With regard to supplementary pensions the coalition agreement provides that as from an income level of €100,000 there will no longer be any tax facilities for supplementary pensions. The maximum annual accrual rate for new pension accrual will be reduced by 0.4%. For the customary average salary pension, this means that there will be tax facilities for a maximum accrual of 1.75% a year of the pensionable salary.


It is also notable that the coalition agreement provides that the amount of the maximum variable remuneration in the financial sector will be set by law at 20% of the fixed remuneration. The aim is also to improve the statutory protection of different types of flexible work, and initiatives will be taken to improve the balance between flexible and fixed work. Finally, as from 1 January 2015 a 5% quota will gradually be introduced for hiring disabled persons, with a penalty on non-compliance. An exception to the quota arrangement will apply to companies with fewer than 25 employees.


It will take a great deal of time before the proposed measures enter into force. The proposed introduction date of the reforms in dismissal law and the unemployment system is 1 July 2014. The increase in the unemployment insurance contributions has been scheduled for 1 January 2014. The coalition agreement provides that the aim is to reach agreement with the social partners on a social agenda in which these plans are included. This means that the government will negotiate with the employers’ organisations and trade unions. The measures will then have to be recorded in legislative proposals which, after obtaining the advice of the Council of State, will be debated in the Lower House and the Upper House. In sum, the question is to what extent these measures will be embodied unamended in legislation and in what manner the announced measures will be worked out in detail. We will of course keep you informed.

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Altra Industrial Motion Inc.

Altra Industrial Motion Inc. has multiple locations in the U.S., as well as Central America, Europe, and Asia. The Employment Law Alliance has proved to be a great asset in assisting us in dealing with employment issues and matters in such diverse venues as Mexico, Australia, and Spain. We have obtained excellent results using the ELA network for matters ranging from a multi-state review of employment policies to assisting with individual employment issues in a variety of foreign jurisdictions.

In one instance, we were faced with an employment dispute with a former associate in Mexico that had the potential for substantial economic exposure. The matter had been pending for over a year, and we were not confident in the employment advice we had been receiving. I obtained a referral to the ELA counsel in Mexico, who was able to obtain a favorable resolution of the dispute in only a few days. Based on our experiences with the ELA, we would not hesitate to use its many resources for future employment law needs.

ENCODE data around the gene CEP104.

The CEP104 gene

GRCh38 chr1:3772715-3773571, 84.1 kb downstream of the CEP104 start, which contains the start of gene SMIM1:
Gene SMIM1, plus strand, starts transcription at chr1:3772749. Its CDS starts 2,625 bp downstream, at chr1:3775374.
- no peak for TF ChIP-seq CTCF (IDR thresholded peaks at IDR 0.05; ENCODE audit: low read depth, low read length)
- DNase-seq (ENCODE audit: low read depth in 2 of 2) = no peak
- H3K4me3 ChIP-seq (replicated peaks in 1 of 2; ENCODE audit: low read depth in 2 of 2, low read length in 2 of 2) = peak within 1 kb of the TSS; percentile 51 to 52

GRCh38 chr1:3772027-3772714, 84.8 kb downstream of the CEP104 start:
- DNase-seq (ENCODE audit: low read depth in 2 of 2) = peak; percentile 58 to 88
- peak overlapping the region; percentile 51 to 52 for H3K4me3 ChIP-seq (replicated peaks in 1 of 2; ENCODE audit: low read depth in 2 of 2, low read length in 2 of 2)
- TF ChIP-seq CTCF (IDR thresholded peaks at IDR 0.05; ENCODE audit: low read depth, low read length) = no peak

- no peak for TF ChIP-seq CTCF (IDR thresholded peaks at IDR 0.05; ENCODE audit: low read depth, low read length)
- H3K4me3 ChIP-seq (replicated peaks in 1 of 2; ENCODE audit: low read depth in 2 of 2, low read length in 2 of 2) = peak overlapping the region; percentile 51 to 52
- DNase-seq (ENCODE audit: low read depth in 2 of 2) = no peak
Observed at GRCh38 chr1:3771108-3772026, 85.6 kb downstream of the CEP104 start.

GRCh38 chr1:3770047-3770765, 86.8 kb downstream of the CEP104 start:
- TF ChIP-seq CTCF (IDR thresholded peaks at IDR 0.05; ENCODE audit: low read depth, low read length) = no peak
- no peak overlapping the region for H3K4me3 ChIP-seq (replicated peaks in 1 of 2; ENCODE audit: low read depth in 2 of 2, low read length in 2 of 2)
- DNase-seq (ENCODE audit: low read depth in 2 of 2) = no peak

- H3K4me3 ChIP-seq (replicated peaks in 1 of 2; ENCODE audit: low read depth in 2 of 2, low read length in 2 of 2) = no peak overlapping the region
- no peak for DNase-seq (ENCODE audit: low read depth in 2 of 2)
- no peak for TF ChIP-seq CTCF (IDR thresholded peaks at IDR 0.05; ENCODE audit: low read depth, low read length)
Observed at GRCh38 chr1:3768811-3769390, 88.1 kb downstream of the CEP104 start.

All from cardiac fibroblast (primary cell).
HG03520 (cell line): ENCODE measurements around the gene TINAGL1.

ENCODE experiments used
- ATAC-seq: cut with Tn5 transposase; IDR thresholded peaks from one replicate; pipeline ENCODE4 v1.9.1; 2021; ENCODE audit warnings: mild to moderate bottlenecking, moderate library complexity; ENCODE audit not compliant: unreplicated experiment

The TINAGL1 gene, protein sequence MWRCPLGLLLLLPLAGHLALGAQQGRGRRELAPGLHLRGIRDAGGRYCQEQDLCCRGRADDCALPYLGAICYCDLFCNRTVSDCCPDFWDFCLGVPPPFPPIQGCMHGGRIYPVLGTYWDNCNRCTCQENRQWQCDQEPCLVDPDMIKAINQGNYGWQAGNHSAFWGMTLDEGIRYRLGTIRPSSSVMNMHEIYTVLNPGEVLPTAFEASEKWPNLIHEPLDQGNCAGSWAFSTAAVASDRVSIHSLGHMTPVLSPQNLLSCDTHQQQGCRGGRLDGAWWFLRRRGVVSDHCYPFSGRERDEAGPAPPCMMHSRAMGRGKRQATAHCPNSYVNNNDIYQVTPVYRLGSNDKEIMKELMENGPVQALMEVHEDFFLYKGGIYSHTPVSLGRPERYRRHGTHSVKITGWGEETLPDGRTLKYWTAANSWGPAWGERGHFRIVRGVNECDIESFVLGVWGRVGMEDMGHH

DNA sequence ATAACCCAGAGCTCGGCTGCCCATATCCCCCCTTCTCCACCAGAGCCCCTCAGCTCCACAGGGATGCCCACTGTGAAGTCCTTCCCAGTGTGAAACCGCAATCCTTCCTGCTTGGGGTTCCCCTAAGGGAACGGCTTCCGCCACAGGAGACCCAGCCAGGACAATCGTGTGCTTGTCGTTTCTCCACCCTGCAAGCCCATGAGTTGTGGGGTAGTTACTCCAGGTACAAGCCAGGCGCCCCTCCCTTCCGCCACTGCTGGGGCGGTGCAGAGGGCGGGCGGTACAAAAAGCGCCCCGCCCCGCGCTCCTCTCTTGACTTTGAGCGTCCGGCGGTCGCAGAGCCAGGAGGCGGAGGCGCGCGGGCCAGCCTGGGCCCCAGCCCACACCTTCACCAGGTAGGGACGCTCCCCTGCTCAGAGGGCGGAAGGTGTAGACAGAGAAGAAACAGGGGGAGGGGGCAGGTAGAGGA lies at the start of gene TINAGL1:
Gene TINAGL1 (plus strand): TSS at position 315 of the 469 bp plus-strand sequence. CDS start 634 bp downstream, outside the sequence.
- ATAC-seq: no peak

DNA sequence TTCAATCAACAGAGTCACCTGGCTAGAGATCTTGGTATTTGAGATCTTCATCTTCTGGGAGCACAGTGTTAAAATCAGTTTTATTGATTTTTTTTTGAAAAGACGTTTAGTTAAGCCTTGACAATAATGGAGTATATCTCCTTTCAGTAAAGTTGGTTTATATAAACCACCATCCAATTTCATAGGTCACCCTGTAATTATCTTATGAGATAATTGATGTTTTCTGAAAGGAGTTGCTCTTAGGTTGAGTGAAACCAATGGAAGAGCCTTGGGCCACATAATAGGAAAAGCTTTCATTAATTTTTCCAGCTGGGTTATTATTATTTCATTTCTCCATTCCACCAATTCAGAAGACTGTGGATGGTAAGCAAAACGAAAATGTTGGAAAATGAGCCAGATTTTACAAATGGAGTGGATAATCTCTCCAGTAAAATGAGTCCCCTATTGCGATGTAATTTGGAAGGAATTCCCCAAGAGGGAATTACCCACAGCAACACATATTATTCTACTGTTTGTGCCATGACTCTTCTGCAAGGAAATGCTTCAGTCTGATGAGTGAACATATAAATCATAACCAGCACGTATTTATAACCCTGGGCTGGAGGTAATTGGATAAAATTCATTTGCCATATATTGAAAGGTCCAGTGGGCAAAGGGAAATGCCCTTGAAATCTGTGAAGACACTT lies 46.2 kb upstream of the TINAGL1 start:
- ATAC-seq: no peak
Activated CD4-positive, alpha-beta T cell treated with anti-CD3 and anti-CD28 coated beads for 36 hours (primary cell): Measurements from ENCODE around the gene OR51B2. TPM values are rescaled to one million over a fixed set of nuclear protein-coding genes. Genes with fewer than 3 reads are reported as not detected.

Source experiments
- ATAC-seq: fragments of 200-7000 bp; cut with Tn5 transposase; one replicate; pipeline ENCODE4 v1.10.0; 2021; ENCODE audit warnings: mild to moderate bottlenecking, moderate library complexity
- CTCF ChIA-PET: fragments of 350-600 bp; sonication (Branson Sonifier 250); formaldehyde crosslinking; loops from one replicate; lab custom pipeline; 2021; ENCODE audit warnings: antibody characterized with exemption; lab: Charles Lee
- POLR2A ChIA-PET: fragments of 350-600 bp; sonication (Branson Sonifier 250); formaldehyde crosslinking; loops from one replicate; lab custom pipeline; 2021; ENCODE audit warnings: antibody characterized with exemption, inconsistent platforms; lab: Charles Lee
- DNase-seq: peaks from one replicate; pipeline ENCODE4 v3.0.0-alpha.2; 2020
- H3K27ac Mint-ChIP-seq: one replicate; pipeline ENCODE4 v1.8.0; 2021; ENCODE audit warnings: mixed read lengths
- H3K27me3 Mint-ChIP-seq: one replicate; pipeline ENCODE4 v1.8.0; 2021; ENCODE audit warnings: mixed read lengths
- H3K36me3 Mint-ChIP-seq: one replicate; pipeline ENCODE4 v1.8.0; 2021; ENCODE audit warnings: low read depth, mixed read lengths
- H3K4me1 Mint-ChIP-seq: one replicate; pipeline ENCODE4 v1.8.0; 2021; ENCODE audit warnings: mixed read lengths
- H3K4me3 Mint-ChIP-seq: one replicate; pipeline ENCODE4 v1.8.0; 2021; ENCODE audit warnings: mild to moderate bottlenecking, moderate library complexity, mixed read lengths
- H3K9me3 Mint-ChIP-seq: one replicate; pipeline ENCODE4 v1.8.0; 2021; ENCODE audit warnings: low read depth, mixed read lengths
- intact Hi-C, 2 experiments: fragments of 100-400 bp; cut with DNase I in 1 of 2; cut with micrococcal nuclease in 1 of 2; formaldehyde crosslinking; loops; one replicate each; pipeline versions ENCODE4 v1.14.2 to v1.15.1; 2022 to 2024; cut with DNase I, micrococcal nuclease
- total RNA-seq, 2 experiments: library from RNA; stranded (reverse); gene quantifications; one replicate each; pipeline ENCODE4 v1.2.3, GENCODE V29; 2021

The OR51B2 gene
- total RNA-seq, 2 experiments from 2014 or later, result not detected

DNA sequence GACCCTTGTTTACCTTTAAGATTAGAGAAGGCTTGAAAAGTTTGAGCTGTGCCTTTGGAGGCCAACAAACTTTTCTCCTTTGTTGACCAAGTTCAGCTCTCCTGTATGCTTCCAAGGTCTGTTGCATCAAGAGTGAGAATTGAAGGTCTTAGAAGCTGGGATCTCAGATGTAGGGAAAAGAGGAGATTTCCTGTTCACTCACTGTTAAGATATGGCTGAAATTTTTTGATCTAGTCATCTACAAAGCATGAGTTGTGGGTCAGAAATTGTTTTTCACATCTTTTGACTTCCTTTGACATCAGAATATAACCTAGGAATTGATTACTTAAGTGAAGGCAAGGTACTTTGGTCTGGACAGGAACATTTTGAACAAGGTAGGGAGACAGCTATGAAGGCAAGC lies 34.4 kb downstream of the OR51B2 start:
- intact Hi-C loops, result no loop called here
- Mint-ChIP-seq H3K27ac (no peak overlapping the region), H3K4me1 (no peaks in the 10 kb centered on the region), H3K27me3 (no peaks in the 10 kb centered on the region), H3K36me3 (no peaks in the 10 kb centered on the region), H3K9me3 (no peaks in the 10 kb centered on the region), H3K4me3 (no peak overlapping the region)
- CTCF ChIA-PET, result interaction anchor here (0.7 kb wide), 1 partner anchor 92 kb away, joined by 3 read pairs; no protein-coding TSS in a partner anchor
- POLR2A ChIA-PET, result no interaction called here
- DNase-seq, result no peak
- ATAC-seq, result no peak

American University in Bulgaria

In my career I have been a practicing attorney, counsel to the Governor of Maine, and CEO of a major public utility. I have worked with many lawyers in many settings. When the American University in Bulgaria needed help with employment litigation in federal court in Syracuse, New York, we turned to Pierce Atwood, the ELA member we knew and trusted in Maine, for a referral. We were extremely pleased with the responsiveness and high quality of service we received from Bond Schoeneck & King, the ELA's firm in upstate New York. I would not hesitate to recommend the ELA to any employer.

David T. Flanagan
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Arcata Associates

I really enjoyed the Conducting an Effective Internal Investigation in the United States webinar.  We are in the midst of a rather delicate employee relations issue in California right now and the discussion helped me tremendously.  It also reinforced things that you tend to forget if you don't do these investigations frequently.  So, many, many thanks to the Employment Law Alliance for putting that webinar together.  It was extremely beneficial.

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I recently participated in the ELA-sponsored webinar on the Employee Free Choice Act.  I was most impressed with that presentation.  It was extremely helpful and very worthwhile.  I have also been utilizing the ELA's online Global Employer Handbook.  This compliance tool is absolutely terrific. 

I am familiar with several other products that purport to provide up-to- date employment law information and I believe that this resource is superior to other similar compliance manuals.  I am delighted that the ELA provides this free to its members' clients.

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Employment Law Alliance (ELA) has provided Boyd Coffee Company with a highly valued connection to resources, important information and learning. With complex operations and employees working in approximately 20 states, we are continually striving to keep abreast of specific state laws, many of which vary from state to state. We have participated in the ELA web seminars and have found the content very useful. We appreciate the ease, cost effectiveness and quality of the content and presenters offered by these web seminars.  The Global Employer Handbook has provided our company with a very helpful overview of legal issues in the various states in which we operate, and the network of attorneys has helped us manage issues that have arisen in states other than where our Roastery and corporate headquarters are located in Portland, Oregon.